Instead of dividing the set of electrodes 11 into two groups X and Y as described above, an additional electrode 20 may be provided on the rear surface of panel 10 as illustrated in FIG. 4. The phosphor layer 13 and second set of parallel electrodes 14 are applied to the rear of the first set of electrodes 11 and the display is operated in the manner described above.
However, for switching purposes, read pulses are applied simultaneously to all the electrodes 11 in the set. The conductive layer 12 is extended, so that it overlies both the set of electrodes 11 and the electrode 20 and this couples the electrodes 11 to the electrode 20. Electrode 20 is connected to a suitable sensing circuit, so that the change in signal, when a load is applied to the conductive layer 12, can be detected and switching initiated as described above. A further guard electrode 21 is provided on the rear surface of panel 10 between the set of electrodes 11 and electrode 20. This guard electrode 21 is connected to earth so as to minimise direct coupling of the electrodes 11 with electrode 20.
The switch/display units described above may be modified as illustrated in FIG. 5, by positioning a transparent, resilient conductive membrane 40 in front of the conductive layer 12, said membrane 40 being spaced from the conductive layer 12 by means of insulative spacers 41. This modified switch/display unit is actuated by a person depressing the membrane 40 until it comes into contact with the conductive layer 12. The conductive layer 12 will then be connected to earth through the membrane 40 and the person touching the membrane, and the resulting electrical load on the conductive layer 12 will cause a reduction in the capacitive coupling of the switch, in the manner described above. The movement of the membrane 40 will provide a tactile feedback to the person operating the switch. The membrane 40 may be moulded to form a bubble or blister formation over the conductive layer 12, so that when depressed it will move into engagement with the conductive layer with a snap action feel. These bubble or blister formations may also serve to separate the membrane 40 from the conductive layer 12, in place of the spacers 41.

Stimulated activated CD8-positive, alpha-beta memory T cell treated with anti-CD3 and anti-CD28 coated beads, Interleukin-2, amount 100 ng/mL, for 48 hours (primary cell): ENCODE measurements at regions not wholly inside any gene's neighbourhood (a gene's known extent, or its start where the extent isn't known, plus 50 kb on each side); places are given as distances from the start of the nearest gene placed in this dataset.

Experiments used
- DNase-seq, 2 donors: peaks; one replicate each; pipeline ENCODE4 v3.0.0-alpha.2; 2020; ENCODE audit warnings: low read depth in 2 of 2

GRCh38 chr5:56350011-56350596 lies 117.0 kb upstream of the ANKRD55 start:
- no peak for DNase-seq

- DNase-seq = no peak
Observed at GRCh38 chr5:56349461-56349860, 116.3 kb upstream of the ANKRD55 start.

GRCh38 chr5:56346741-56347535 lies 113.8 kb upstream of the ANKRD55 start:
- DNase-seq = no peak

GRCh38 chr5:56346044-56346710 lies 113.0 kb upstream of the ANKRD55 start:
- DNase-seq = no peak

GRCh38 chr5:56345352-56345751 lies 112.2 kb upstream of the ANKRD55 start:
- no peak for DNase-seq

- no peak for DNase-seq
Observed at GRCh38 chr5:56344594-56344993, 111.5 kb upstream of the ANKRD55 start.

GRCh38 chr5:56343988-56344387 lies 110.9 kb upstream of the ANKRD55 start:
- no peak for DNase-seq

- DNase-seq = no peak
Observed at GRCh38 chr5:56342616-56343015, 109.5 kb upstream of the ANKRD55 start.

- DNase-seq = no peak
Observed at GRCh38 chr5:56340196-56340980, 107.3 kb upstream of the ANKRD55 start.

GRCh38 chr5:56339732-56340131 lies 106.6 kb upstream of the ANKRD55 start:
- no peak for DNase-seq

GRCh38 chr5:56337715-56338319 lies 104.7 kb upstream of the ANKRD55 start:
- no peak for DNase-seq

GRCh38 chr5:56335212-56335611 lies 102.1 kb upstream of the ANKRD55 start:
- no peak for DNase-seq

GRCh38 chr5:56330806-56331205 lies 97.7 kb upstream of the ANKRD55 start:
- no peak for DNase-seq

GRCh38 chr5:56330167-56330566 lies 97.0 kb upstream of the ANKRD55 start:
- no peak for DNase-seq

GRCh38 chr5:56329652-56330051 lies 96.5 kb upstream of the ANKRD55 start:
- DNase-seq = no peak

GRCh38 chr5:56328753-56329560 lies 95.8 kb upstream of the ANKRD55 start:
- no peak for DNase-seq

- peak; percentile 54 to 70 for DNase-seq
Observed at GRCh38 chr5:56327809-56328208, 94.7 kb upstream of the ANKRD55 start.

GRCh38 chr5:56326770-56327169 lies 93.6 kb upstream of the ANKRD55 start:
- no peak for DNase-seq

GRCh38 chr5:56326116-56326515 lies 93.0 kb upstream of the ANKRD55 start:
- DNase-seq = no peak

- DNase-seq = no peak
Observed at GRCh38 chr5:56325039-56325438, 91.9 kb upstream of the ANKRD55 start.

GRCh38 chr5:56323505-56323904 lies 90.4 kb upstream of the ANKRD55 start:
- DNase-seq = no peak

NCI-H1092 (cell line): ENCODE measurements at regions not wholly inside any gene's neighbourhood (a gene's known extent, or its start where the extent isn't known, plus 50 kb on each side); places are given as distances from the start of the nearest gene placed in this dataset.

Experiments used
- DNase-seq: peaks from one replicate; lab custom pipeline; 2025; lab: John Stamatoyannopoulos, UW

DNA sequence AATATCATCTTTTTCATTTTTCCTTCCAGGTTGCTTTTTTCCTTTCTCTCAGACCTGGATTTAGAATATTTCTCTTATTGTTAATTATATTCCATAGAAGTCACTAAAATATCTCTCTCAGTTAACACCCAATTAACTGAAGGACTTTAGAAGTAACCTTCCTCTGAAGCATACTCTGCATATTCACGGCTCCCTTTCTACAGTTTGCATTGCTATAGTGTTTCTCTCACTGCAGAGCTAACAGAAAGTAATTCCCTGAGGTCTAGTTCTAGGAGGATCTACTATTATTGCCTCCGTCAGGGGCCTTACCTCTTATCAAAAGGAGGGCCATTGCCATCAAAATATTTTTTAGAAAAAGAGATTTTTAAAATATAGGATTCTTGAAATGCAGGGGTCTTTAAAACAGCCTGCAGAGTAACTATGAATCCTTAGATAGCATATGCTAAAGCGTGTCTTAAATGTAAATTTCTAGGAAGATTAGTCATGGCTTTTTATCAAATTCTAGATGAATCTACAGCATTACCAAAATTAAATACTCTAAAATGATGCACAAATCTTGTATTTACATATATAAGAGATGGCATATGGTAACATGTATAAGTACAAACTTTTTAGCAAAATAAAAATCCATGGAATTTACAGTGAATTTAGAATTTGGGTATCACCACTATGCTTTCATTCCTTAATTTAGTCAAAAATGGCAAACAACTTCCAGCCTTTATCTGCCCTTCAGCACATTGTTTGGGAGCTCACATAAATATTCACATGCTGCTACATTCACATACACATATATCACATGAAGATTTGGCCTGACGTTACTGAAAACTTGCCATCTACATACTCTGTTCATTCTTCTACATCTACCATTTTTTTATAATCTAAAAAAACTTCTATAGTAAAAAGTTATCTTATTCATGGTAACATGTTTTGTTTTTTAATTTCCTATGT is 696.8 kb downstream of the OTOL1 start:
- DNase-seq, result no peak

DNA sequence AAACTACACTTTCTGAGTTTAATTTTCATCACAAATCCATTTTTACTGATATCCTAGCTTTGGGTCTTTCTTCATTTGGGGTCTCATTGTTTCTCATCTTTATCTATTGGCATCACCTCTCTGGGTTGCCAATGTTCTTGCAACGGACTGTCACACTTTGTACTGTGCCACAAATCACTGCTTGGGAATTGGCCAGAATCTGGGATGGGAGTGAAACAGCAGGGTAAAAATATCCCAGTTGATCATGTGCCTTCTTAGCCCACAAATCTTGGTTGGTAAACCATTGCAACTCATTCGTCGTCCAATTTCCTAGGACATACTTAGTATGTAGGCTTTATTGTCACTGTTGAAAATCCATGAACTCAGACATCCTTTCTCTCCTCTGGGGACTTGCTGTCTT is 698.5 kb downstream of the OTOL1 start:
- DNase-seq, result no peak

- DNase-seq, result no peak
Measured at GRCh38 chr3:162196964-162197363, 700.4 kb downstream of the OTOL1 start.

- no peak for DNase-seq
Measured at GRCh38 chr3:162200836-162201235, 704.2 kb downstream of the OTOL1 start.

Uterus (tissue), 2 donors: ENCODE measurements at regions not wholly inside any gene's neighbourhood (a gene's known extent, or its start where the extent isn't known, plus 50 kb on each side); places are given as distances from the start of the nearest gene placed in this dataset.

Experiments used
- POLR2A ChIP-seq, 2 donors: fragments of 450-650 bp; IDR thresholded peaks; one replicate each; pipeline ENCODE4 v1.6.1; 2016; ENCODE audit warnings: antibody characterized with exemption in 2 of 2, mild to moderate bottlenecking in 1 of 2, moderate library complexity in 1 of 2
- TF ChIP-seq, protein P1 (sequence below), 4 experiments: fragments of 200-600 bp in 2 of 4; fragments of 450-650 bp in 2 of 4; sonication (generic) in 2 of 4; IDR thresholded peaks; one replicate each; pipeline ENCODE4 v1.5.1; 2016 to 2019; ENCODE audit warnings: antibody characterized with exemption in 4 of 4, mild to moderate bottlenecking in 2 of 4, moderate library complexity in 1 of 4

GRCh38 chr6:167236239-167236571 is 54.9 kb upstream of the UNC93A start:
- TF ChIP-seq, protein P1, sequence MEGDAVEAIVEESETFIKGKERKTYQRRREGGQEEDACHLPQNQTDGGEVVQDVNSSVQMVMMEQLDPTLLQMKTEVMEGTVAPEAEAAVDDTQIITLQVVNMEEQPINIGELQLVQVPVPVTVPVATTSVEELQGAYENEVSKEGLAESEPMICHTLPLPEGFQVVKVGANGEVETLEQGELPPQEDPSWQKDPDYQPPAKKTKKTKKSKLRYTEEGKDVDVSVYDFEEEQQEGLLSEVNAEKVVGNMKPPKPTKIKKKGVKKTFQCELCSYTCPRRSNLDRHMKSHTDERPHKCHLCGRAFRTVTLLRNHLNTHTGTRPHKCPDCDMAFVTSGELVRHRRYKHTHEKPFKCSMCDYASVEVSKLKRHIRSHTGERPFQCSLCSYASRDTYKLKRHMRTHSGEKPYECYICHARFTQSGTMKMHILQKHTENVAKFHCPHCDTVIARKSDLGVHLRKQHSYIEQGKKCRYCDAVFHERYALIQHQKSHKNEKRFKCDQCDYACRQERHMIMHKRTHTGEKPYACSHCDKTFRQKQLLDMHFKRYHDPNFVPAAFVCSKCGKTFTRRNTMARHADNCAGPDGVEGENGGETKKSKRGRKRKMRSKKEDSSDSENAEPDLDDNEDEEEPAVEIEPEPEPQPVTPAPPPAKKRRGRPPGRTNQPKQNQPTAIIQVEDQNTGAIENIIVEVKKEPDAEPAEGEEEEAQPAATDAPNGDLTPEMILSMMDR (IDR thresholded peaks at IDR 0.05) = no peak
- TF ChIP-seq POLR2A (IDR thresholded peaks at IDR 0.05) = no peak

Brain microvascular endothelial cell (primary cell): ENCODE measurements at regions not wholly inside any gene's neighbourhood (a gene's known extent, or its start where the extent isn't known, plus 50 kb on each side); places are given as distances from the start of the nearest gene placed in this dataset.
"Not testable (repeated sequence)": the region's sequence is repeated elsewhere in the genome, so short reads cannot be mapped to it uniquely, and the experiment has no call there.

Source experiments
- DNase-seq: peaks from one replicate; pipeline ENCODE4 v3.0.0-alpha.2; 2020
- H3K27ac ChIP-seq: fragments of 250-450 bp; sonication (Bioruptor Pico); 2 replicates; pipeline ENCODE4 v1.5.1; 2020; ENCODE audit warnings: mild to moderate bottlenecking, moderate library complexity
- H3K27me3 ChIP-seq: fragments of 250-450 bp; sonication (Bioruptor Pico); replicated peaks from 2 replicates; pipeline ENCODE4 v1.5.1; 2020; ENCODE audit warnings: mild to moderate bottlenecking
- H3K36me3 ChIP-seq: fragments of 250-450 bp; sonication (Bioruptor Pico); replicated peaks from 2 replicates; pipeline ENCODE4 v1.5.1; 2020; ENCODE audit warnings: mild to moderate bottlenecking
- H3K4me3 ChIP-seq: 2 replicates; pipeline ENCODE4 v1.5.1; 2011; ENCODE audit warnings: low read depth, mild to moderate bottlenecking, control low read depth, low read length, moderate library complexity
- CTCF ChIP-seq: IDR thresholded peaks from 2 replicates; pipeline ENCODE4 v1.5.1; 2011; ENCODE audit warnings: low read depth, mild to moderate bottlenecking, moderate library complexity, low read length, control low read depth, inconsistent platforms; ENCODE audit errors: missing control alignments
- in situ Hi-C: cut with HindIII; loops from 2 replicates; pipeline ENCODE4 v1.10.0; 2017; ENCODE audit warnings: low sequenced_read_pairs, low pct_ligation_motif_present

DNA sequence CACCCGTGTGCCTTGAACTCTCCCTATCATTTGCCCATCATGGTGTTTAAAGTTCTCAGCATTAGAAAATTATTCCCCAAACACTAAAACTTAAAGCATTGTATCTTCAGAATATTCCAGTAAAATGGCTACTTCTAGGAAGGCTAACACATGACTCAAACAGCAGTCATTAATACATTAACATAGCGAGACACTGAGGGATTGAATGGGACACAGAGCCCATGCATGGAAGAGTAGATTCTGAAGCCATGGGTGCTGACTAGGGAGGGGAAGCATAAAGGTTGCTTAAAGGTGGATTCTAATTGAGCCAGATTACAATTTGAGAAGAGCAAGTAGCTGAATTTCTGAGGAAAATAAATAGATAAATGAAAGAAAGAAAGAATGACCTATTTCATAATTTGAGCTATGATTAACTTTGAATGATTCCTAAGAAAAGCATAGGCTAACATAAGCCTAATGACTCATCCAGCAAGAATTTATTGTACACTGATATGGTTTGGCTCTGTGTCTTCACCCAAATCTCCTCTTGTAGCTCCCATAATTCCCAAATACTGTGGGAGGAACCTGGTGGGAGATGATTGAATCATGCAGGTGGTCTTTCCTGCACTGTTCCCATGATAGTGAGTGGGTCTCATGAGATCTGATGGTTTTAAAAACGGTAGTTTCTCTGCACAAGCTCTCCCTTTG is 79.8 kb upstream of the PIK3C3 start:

In the switch illustrated in FIG. 6, a membrane 45 is formed from transparent non-conductive resilient plastics material, and is moulded to provide a bubble or blister formation 46 which overlies and is separated from the conductive layer 12. The inner surface of the membrane 45 is provided with a transparent conductive coating 48, this coating 48 being connected to earth. When this switch is actuated by depressing the blister formation 46, the conductive layer 12 is connected directly to earth via coating 48. The resulting change in capacitance will consequently be independent of the person actuating the switch and will give a more consistent change in signal when the switch is actuated. Furthermore, this form of switch may be actuated by nonconductive implements.
When pressure is removed from the blister formation 46 it will snap back away from the conductive layer 12, so that the capacitive characteristics of the switch will revert to their original values when the switch is not actuated.
The central portion of the blister formation 46 may be formed with a lens 47, through which the display will be magnified.